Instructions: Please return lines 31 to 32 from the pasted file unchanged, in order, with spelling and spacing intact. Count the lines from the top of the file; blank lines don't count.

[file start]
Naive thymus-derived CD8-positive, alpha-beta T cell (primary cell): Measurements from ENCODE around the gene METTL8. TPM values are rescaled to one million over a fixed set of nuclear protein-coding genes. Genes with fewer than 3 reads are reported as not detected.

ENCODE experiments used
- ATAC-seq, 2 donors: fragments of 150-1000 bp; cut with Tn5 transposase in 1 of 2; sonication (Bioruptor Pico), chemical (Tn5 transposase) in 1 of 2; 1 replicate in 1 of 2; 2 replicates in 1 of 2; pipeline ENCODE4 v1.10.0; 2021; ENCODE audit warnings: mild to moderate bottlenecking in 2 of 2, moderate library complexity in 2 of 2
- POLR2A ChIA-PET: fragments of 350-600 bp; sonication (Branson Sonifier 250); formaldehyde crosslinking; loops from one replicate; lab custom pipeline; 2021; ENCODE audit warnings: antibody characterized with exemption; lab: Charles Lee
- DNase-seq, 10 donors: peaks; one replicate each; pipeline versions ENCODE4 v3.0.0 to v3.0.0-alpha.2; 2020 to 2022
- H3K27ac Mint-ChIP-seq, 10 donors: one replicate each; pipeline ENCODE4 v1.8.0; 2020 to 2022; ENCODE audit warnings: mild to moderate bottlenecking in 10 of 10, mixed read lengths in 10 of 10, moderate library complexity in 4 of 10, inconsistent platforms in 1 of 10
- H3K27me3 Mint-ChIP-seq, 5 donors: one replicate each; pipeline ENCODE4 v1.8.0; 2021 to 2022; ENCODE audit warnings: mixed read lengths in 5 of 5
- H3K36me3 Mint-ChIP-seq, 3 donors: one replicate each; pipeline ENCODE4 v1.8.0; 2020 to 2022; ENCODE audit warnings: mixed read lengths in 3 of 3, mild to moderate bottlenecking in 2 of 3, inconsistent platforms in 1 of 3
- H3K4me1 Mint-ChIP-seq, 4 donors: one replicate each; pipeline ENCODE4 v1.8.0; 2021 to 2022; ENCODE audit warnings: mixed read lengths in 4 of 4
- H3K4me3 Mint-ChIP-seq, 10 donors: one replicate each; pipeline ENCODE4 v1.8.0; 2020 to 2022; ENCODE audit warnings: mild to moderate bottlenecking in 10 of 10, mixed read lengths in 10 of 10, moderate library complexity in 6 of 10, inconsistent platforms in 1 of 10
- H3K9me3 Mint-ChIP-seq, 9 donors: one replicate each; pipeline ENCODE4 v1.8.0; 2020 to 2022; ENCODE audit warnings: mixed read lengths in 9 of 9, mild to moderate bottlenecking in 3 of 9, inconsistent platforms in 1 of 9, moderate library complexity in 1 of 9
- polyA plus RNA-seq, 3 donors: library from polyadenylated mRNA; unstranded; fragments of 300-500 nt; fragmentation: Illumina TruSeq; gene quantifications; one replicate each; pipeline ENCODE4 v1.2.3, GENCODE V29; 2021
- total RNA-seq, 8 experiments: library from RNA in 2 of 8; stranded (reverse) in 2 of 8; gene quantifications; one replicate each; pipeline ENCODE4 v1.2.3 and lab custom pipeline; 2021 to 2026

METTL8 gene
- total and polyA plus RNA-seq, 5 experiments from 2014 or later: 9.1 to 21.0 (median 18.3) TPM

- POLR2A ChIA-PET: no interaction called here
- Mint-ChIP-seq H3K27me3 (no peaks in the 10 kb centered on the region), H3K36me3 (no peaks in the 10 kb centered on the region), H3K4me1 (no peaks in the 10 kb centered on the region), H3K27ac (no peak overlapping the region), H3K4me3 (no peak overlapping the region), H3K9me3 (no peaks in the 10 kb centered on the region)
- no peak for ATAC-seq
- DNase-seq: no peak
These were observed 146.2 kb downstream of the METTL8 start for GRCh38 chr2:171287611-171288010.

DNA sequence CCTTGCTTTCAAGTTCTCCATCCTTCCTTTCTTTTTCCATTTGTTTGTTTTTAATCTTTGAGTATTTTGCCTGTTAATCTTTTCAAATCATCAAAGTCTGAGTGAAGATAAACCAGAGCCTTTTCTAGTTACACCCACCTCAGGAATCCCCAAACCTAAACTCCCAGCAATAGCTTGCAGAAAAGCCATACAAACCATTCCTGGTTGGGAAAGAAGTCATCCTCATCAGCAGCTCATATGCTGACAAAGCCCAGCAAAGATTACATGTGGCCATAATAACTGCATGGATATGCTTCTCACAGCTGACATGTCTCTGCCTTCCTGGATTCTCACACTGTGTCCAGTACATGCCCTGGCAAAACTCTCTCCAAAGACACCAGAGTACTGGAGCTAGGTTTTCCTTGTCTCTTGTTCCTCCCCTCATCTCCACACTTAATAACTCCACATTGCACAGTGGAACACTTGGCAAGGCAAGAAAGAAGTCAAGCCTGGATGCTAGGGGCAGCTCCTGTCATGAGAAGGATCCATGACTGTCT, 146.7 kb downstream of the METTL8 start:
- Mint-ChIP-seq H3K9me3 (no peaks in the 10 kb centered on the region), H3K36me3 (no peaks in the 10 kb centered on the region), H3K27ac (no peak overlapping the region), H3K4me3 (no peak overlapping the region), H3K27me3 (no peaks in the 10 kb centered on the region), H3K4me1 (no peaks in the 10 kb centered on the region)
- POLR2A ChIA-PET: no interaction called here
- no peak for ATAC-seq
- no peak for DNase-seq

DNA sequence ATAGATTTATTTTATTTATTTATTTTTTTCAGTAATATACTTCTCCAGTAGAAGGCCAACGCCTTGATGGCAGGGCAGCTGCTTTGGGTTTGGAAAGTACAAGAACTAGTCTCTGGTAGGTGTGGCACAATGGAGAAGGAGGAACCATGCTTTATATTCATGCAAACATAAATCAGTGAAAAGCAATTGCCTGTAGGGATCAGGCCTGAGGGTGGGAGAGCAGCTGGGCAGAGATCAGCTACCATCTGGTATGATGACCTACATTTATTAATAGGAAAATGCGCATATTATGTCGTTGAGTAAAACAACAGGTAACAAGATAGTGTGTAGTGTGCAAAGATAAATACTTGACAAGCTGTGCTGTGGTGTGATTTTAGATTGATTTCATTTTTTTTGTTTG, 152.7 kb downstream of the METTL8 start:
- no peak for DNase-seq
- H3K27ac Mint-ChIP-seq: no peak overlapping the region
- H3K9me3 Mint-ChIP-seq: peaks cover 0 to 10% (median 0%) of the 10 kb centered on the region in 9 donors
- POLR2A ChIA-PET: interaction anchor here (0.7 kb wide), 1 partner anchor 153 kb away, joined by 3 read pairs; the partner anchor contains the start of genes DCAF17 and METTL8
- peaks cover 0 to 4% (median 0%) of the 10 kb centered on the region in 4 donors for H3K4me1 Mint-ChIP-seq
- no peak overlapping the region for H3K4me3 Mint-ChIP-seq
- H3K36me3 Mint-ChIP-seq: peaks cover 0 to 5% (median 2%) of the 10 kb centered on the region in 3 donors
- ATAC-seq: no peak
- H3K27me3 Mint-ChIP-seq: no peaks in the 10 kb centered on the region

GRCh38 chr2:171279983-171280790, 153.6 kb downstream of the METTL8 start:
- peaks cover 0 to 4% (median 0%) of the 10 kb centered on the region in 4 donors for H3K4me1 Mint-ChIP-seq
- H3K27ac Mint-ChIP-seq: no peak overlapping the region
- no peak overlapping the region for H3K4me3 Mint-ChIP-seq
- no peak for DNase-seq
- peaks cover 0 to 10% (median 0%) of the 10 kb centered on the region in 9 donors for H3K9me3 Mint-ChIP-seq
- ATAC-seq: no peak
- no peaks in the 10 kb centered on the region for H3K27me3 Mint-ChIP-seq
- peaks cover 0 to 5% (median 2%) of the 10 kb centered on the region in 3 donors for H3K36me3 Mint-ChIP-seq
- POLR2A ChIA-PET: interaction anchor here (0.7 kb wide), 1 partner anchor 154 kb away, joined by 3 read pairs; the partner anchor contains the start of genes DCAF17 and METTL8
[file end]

- peaks cover 0 to 4% (median 0%) of the 10 kb centered on the region in 4 donors for H3K4me1 Mint-ChIP-seq
- no peak overlapping the region for H3K4me3 Mint-ChIP-seq